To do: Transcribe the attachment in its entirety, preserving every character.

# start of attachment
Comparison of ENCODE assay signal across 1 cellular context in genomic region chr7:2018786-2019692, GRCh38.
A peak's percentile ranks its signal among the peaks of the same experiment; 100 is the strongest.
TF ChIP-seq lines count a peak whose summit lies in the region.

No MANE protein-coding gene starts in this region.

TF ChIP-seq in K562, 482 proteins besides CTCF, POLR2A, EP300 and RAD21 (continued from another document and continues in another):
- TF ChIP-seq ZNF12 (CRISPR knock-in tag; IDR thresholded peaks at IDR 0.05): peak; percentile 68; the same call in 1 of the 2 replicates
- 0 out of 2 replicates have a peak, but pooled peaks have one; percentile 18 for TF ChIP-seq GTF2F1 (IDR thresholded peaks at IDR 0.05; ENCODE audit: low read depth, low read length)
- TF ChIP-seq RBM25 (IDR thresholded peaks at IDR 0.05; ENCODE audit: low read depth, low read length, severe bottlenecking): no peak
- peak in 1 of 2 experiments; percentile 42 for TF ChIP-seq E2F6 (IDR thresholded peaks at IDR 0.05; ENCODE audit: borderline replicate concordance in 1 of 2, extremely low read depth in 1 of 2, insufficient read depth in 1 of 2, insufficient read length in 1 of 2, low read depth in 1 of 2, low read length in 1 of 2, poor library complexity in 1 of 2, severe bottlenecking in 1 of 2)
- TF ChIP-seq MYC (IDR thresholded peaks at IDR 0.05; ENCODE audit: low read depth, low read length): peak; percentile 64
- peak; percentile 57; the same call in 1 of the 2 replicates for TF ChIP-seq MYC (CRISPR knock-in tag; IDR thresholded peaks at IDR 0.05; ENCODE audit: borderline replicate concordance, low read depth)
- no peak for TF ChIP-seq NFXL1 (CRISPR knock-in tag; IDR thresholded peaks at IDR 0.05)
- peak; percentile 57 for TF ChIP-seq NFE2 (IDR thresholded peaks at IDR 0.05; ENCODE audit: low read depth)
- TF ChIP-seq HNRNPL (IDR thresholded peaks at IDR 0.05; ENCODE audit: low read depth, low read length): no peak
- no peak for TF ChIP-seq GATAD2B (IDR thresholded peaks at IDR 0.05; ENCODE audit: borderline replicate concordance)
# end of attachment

Comparison of ENCODE assay signal across 1 cellular context in genomic region chr7:2018786-2019692, GRCh38.
A peak's percentile ranks its signal among the peaks of the same experiment; 100 is the strongest.
TF ChIP-seq lines count a peak whose summit lies in the region.

No MANE protein-coding gene starts in this region.

TF ChIP-seq in K562, 482 proteins besides CTCF, POLR2A, EP300 and RAD21 (continued from another document and continues in another):
- TF ChIP-seq ZNF12 (CRISPR knock-in tag; IDR thresholded peaks at IDR 0.05): peak; percentile 68; the same call in 1 of the 2 replicates
- 0 out of 2 replicates have a peak, but pooled peaks have one; percentile 18 for TF ChIP-seq GTF2F1 (IDR thresholded peaks at IDR 0.05; ENCODE audit: low read depth, low read length)
- TF ChIP-seq RBM25 (IDR thresholded peaks at IDR 0.05; ENCODE audit: low read depth, low read length, severe bottlenecking): no peak
- peak in 1 of 2 experiments; percentile 42 for TF ChIP-seq E2F6 (IDR thresholded peaks at IDR 0.05; ENCODE audit: borderline replicate concordance in 1 of 2, extremely low read depth in 1 of 2, insufficient read depth in 1 of 2, insufficient read length in 1 of 2, low read depth in 1 of 2, low read length in 1 of 2, poor library complexity in 1 of 2, severe bottlenecking in 1 of 2)
- TF ChIP-seq MYC (IDR thresholded peaks at IDR 0.05; ENCODE audit: low read depth, low read length): peak; percentile 64
- peak; percentile 57; the same call in 1 of the 2 replicates for TF ChIP-seq MYC (CRISPR knock-in tag; IDR thresholded peaks at IDR 0.05; ENCODE audit: borderline replicate concordance, low read depth)
- no peak for TF ChIP-seq NFXL1 (CRISPR knock-in tag; IDR thresholded peaks at IDR 0.05)
- peak; percentile 57 for TF ChIP-seq NFE2 (IDR thresholded peaks at IDR 0.05; ENCODE audit: low read depth)
- TF ChIP-seq HNRNPL (IDR thresholded peaks at IDR 0.05; ENCODE audit: low read depth, low read length): no peak
- no peak for TF ChIP-seq GATAD2B (IDR thresholded peaks at IDR 0.05; ENCODE audit: borderline replicate concordance)